Change is hard. No matter how young or old your business is, change can be difficult to accept. Even leaders with the best of intentions learn that a policy change could have a drastically different impact on workers than what was intended during the planning phase.
But at the end of the day, change is an inevitable part of running a successful business. That’s why we wanted to share some of the most common reasons leaders may be reluctant to change, along with tips for seeking out and encouraging change within your organization.
Myth #1: “Old habits die hard.”
The truth: “Old habits die hard, you can’t teach an old dog new tricks…” As a culture, we’ve come up with kitschy sayings that excuse our inability to adapt. The reality is that old habits are difficult to break, and new ones can be difficult to learn and implement. But if you’re made aware of an issue that’s affecting your employees’ productivity or workplace satisfaction, you really can’t afford not to address those issues head-on.
Our tip: Successfully implementing new policy is complex. But one way we encourage our clients to think through change is to truly consider how a particular change is going to impact the individuals who will be carrying out the new policy — and then ask them for their input.
“When workers feel they have a voice in new policy decisions, they are far more likely to comply with and have a positive attitude about the changes,” said Katherine Vanderford, Director of Customer Success at WorkHound. “Additionally, if a particular change is the result of feedback you’ve received from your team, let them know that. They’ll feel heard and valued and know that their thoughts and ideas are taken seriously — all of which contribute to a healthier, happier workforce.”
Myth #2: “Change is expensive.”
The truth: As with Myth #1, this reason for avoiding change can be true. But if you think change is expensive, let’s talk about worker turnover.
According to the NSI National Health Care Retention and RN Staffing Report, it costs an average of $52,100 to replace a bedside nurse. Consider a scenario in which a festering issue goes unresolved, and four nurses leave within a month of one another. We’re talking hundreds of thousands of dollars in losses — not to mention the loss of experience and organizational knowledge.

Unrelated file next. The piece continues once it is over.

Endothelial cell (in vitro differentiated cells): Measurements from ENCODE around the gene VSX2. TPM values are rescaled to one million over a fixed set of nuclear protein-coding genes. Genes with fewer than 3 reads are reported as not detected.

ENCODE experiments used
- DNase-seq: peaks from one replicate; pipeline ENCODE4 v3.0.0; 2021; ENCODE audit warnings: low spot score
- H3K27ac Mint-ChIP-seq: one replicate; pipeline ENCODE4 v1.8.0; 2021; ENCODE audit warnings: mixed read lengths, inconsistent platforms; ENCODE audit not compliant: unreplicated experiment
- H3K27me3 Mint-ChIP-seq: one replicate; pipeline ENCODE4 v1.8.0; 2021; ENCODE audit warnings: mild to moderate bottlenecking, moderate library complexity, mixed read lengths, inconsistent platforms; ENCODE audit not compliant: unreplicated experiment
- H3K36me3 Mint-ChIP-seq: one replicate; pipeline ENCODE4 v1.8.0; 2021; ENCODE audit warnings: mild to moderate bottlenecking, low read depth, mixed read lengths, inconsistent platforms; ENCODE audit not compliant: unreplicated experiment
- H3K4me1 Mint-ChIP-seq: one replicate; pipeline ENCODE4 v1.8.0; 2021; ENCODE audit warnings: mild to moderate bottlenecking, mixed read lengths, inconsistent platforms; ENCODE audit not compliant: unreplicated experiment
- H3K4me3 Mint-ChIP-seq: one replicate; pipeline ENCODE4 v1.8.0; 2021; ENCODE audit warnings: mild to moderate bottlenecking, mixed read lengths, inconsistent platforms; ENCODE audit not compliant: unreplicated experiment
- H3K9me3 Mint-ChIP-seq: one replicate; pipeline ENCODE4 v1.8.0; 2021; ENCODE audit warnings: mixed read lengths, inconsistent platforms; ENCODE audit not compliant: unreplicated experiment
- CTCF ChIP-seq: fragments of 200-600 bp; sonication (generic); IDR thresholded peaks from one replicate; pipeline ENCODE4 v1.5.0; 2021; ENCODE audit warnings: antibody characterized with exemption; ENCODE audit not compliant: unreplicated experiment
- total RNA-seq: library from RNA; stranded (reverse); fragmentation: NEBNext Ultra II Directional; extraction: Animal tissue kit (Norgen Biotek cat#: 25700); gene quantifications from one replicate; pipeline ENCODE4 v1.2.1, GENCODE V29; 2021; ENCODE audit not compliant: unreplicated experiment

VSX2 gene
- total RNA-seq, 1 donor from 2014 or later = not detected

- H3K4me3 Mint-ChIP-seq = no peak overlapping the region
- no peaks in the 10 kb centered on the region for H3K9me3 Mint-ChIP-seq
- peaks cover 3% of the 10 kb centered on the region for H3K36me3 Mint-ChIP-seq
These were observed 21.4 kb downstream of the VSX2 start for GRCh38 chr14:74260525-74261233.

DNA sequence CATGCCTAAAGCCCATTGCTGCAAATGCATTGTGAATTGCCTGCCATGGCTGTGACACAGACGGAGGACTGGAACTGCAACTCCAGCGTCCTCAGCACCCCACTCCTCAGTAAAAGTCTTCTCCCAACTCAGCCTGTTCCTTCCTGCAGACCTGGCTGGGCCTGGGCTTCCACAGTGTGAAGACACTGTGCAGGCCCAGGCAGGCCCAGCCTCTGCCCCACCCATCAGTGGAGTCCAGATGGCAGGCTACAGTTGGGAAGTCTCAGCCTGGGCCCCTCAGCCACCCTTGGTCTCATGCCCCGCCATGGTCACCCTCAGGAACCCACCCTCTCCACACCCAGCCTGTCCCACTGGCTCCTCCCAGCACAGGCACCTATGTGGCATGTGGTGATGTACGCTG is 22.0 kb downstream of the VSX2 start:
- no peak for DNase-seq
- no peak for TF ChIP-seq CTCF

Our tip: If you’re considering the human capital cost of putting time into reworking outdated policy or the sticker price of an internal review or feedback system that could enhance transparency and communication within your organization, we challenge you to compare those costs to employee turnover. (We have a hunch that the cost of change won’t seem quite so exorbitant when considered in this light.)
Myth #3: “Our workers never complain, so they must be happy.”
The truth: If your workers aren’t presenting problems to leadership, there’s a good chance they don’t feel their feedback would be well received. In many cases, workers withhold valuable insights because they fear they will be treated differently for sharing candid feedback or because they simply feel it’s a waste of time and energy. This is just one of the reasons why an “open-door policy” might not be enough to earn worker trust.
Our tip: Prompt your employees to offer feedback — and then do something with it.
“Helping employees see that feedback is welcomed and championed takes time,” said Vanderford. “It’s really a trust-building process where people begin to see that you listen, you don’t retaliate if they have negative experiences to share, and you implement changes that support their needs.”
And once you’ve made the change based on worker feedback, be sure to celebrate it by giving your worker feedback the credit it deserves.
Ready to Change?
WorkHound is a great option for employers hoping to understand where to prioritize change while also building a confident feedback culture. Not only does our tool help you collect invaluable anonymous feedback, but our team can help you develop a plan of action for responding to it.